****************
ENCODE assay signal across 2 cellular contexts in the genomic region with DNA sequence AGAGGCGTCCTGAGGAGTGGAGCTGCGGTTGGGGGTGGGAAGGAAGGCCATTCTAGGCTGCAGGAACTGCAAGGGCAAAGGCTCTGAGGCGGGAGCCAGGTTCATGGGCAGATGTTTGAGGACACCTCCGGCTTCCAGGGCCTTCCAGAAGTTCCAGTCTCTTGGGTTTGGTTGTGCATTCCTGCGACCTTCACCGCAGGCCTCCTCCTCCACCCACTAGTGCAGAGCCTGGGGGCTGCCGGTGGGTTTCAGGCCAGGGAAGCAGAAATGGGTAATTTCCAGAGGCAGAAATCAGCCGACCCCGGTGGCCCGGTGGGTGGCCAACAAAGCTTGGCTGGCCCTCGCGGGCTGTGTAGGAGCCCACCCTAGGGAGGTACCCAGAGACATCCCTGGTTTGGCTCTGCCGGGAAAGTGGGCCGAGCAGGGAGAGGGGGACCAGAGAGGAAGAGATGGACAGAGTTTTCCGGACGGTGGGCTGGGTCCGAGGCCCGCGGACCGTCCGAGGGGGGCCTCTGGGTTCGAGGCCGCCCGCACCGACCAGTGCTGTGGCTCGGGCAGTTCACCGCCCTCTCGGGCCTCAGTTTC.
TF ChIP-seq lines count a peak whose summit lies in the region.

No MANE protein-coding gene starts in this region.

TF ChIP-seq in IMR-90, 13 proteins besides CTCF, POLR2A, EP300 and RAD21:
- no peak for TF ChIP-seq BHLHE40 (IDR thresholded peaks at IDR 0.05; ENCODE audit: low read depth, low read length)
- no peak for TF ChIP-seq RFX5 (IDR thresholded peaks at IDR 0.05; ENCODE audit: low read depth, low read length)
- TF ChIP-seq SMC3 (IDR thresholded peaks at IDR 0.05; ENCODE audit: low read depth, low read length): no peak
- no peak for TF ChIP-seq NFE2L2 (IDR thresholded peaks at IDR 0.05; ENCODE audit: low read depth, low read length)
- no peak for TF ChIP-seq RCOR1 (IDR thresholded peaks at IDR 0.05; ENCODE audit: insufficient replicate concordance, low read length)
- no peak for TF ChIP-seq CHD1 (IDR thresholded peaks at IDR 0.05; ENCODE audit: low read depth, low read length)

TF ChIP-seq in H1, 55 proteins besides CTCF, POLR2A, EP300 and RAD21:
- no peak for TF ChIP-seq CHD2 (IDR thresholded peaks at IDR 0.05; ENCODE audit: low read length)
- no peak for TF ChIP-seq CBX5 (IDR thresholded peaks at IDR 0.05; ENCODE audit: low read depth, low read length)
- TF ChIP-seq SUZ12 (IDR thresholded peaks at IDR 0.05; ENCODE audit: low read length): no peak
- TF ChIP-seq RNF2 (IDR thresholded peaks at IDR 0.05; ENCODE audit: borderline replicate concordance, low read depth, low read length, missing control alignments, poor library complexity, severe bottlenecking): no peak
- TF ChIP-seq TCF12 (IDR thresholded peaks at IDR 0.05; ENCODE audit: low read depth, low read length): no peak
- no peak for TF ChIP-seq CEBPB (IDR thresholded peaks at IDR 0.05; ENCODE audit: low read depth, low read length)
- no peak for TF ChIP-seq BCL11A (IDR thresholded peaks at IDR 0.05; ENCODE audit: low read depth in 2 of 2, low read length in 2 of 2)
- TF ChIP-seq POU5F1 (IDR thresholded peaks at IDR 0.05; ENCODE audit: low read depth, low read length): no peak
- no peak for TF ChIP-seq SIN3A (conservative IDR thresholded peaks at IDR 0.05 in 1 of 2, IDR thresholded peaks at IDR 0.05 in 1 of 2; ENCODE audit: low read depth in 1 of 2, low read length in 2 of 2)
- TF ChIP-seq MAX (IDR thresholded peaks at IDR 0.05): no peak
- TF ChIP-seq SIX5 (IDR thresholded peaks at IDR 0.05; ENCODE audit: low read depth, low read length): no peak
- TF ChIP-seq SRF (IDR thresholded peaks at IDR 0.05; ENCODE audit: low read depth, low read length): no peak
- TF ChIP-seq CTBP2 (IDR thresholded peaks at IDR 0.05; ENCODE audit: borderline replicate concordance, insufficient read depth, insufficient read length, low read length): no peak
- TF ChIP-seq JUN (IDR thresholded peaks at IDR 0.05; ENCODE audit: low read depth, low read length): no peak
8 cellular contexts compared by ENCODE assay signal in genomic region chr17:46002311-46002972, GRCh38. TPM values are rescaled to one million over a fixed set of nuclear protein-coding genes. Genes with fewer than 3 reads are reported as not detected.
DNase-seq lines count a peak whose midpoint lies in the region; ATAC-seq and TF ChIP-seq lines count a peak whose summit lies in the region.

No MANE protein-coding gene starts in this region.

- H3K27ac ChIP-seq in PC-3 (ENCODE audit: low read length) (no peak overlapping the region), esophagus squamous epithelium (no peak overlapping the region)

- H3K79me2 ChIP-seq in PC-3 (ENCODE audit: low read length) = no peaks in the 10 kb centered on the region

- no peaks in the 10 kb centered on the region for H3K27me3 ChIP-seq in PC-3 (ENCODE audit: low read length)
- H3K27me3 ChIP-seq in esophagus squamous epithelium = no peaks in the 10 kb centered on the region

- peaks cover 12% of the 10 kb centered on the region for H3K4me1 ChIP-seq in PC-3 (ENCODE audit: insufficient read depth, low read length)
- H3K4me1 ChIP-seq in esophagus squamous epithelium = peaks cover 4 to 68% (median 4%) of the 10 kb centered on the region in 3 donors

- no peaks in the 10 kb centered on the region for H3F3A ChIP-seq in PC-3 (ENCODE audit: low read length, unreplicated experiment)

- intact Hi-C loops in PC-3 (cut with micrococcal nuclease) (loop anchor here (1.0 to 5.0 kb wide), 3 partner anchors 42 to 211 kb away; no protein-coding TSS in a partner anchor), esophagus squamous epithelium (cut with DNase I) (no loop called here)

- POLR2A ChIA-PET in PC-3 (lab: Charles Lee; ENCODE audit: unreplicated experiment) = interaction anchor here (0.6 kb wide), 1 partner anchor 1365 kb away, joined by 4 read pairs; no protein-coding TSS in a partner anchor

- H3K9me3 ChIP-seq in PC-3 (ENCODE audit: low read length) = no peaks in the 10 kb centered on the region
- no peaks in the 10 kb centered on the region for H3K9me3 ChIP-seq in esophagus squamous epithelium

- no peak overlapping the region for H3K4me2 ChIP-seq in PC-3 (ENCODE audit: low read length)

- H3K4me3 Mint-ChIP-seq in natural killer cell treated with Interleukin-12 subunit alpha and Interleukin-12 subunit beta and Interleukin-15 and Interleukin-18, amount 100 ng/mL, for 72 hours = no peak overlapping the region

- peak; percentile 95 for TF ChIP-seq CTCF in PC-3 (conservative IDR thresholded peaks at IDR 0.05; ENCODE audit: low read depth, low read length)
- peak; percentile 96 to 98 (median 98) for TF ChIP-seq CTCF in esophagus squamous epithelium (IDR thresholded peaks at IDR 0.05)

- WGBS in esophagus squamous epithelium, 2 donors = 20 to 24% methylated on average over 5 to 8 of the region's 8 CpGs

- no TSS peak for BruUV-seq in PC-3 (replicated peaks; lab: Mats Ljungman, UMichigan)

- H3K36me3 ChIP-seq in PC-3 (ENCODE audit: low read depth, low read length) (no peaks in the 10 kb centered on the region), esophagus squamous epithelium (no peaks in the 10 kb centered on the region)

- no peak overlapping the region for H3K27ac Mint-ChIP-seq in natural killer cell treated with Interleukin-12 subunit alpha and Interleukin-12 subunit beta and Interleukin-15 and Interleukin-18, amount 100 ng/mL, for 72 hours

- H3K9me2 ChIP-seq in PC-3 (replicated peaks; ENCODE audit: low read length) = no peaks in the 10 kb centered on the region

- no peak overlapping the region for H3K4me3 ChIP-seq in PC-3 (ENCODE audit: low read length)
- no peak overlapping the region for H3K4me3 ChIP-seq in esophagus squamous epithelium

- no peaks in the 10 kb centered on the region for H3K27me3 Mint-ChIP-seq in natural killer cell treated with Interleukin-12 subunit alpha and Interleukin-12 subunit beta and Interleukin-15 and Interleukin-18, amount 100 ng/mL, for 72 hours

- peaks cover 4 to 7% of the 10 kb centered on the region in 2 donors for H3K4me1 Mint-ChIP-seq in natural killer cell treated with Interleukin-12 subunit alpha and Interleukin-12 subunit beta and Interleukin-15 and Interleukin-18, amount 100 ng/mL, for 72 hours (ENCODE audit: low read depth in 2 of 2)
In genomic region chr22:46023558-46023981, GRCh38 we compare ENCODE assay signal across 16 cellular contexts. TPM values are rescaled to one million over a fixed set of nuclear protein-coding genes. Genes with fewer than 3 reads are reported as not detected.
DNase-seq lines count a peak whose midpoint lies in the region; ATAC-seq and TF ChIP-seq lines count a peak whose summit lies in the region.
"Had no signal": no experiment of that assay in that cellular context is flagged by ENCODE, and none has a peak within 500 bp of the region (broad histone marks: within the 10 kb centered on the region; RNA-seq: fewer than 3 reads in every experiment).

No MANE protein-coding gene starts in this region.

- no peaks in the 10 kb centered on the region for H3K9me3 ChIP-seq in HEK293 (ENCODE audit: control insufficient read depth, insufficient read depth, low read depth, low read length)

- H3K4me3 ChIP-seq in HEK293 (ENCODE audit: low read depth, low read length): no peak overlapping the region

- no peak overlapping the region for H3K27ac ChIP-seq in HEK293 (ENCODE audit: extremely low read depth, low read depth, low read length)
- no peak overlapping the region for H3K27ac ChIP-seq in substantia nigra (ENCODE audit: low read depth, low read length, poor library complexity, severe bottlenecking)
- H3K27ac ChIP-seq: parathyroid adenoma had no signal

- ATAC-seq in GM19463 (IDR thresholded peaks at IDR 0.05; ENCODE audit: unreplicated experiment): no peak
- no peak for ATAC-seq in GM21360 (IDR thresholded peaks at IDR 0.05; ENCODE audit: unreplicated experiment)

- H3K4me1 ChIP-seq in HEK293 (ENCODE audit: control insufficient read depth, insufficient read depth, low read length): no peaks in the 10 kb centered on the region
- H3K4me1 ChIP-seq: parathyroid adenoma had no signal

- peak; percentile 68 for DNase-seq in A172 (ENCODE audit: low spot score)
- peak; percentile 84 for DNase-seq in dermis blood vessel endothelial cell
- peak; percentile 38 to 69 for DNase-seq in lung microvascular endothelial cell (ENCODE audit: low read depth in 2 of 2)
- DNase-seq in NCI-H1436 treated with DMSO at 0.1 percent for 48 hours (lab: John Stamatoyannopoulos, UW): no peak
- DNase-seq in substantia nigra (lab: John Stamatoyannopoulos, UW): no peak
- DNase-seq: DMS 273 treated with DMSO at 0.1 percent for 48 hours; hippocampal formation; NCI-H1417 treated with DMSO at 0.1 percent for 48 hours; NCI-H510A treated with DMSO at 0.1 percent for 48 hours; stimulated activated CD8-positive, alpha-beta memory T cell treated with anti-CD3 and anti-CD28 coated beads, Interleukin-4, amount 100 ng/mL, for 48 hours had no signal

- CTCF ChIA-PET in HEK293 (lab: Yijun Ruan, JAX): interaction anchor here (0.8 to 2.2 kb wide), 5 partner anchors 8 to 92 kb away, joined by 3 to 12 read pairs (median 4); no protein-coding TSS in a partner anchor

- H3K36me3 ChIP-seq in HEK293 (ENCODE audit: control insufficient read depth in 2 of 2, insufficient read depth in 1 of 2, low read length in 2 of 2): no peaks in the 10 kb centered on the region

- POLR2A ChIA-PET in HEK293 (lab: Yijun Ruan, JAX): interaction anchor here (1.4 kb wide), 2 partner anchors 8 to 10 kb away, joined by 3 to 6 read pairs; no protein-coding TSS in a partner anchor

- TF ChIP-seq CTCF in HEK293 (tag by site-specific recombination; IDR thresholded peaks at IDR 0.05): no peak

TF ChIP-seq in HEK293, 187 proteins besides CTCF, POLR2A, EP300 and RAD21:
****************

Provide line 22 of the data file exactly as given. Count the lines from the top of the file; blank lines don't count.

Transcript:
- TF ChIP-seq SIX5 (IDR thresholded peaks at IDR 0.05; ENCODE audit: low read depth, low read length): no peak